Dylan Matthews points to a new estimate of the potential gains from freer global labor mobility, this one from John Keenan at the University of Wisconsin. In Keenan’s model, completely free international migration
leads to enormous economic growth, such that typical workers in developing countries would see annual wages more than double, from an average of $8,903 today to $19,272 with open borders. That is, the typical worker in the third world would end up making about double the individual poverty line in the United States today.
By changing capital-labor ratios in the short-run, mass migration would initially reduce real wages in destination countries. But, as Keenan notes in the paper, “if immigration restrictions are relaxed gradually, allowing time for investment in physical capital to keep pace, [the model predicts] no implied reduction in real wages.”
Matthews points out that Keenan’s estimate is consistent with a previous estimate by Lant Pritchett, who found that opening borders would double world economic output. The numbers also seem in line with Michael Clemens’ recent review of various estimates of the gains from reducing migration barriers:
The gains from eliminating migration barriers dwarf—by an order of magnitude or two—the gains from eliminating other types of barriers. For the elimination of trade policy barriers and capital flow barriers, the estimated gains amount to less than a few percent of world GDP. For labor mobility barriers, the estimated gains are often in the range of 50–150 percent of world GDP.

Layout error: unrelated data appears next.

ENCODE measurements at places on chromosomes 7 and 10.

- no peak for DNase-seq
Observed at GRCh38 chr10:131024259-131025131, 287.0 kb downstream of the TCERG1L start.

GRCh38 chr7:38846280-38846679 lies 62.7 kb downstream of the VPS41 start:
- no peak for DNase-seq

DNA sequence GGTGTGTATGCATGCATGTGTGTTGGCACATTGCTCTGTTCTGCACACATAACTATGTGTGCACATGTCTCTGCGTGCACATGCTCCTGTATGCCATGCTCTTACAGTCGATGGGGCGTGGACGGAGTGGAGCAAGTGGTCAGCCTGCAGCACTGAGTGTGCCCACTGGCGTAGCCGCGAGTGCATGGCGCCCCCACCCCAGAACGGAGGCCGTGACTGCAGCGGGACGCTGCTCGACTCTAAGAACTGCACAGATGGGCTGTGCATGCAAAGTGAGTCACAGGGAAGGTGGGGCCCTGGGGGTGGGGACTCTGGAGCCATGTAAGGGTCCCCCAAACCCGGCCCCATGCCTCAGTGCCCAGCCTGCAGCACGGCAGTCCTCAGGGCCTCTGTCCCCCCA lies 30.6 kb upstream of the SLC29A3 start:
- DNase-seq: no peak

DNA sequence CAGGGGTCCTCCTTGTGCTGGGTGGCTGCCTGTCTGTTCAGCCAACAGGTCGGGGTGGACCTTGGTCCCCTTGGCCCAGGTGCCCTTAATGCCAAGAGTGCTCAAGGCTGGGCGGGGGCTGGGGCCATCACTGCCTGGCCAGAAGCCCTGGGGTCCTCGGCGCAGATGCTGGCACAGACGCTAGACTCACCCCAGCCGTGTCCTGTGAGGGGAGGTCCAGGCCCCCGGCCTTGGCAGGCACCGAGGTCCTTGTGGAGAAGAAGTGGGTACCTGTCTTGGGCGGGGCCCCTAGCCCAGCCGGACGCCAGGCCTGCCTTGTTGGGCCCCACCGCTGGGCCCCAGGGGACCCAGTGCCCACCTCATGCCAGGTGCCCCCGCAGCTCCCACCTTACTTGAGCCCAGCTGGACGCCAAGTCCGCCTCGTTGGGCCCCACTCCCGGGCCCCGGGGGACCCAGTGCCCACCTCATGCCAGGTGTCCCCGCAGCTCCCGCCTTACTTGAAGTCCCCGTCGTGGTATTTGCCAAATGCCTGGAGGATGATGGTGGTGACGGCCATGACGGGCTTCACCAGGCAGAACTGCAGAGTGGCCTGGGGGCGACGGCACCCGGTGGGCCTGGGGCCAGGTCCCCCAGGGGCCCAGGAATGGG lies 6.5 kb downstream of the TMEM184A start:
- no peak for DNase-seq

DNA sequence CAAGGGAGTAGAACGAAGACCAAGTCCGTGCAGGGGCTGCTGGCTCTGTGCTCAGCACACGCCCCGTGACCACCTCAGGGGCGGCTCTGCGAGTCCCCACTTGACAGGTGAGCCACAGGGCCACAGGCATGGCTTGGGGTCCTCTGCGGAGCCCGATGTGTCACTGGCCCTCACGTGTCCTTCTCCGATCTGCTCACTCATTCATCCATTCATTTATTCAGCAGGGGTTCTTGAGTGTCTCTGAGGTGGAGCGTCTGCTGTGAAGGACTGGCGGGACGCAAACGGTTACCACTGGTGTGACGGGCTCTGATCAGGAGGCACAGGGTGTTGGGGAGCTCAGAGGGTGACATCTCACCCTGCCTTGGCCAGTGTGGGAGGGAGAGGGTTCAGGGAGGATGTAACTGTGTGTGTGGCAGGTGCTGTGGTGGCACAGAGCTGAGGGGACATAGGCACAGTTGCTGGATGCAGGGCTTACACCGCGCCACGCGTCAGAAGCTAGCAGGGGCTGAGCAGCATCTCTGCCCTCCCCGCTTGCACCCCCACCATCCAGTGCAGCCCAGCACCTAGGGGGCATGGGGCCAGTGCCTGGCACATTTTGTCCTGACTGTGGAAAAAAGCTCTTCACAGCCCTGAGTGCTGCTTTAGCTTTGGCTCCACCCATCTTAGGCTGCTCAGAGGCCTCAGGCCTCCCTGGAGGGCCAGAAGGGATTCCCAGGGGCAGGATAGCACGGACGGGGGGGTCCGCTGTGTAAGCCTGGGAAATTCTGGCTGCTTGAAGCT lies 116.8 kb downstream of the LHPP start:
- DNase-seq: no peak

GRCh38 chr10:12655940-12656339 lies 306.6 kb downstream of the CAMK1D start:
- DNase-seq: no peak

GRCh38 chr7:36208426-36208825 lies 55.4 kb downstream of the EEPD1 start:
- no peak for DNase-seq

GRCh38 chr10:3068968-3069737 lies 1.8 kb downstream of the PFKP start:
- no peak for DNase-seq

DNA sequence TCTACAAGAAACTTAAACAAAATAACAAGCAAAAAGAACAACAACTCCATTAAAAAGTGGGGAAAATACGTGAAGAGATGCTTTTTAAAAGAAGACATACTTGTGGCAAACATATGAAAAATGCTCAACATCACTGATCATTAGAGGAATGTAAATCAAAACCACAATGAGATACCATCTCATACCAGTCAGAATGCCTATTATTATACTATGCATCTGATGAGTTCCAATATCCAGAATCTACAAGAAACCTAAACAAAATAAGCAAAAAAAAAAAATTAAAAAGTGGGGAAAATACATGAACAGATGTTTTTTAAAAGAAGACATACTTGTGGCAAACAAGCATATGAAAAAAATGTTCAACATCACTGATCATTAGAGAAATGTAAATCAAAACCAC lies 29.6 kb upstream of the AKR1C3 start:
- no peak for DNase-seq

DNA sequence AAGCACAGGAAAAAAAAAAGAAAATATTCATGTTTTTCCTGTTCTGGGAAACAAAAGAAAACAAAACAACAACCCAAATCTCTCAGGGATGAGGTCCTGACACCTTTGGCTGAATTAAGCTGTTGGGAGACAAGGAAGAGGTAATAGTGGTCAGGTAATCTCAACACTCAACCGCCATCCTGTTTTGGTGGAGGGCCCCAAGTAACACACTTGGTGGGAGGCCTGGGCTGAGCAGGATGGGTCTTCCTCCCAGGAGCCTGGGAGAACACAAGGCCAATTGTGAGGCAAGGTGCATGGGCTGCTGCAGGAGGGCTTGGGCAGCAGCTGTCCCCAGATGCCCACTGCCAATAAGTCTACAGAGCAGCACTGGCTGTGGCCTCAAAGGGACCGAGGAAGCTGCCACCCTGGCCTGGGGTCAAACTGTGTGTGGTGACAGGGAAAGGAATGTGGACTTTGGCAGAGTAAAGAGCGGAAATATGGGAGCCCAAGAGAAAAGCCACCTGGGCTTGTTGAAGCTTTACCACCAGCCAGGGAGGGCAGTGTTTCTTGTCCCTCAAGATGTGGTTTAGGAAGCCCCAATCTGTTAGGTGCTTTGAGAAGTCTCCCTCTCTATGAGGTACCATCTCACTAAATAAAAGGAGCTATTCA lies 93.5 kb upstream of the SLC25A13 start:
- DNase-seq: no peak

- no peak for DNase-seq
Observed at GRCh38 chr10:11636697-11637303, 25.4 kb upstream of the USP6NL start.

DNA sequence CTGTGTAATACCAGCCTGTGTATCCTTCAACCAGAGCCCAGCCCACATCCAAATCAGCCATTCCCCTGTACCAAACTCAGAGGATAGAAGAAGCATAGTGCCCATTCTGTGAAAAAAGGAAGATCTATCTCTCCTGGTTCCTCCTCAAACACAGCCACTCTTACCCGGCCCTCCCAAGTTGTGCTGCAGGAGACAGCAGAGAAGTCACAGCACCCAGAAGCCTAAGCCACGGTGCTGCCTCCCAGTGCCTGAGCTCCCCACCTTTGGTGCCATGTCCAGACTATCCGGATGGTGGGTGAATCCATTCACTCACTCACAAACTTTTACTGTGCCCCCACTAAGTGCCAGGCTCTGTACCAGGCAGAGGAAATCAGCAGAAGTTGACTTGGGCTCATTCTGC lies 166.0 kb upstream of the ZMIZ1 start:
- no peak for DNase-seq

As an advocate for freer migration, I find these estimates invigorating — any developed country that is serious about global development can have an immediate and sizable effect by adopting smarter, more generous immigration policies. That said, it’s also important to think about the sorts of effects that the models behind these estimates do not capture.
For example, mass migration would affect governance in the destination country. Insofar as mass migration leads to a shift in the social norms of a destination community, it could destabilize some of the local institutional arrangements that enabled the sorts of productive human interactions that attracted migrants in the first place. That this possibility exists does not mean that it poses an immediate concern. In the United States, immigration policies could afford to be much more generous without triggering any sort of instability, but it’s still useful to be aware of the potential challenges from larger-scale immigration.
Miles Kimball captured this point well in a recent post:
This is my policy on immigration, as I think it should be the policy of the United States Government and the policy of the People of the United States. We didn’t build this unbelievable American system, and it is not our private property. We don’t have a moral right to exclude other human beings—human beings like us—from the benefits of this unbelievable American system. As stewards of this unbelievable American system, we need to regulate the pace of arrival so that the system itself is not overwhelmed and destroyed, but unless this unbelievable American system itself is threatened, let us open our doors wide to others who have not had the good fortune to be born Americans.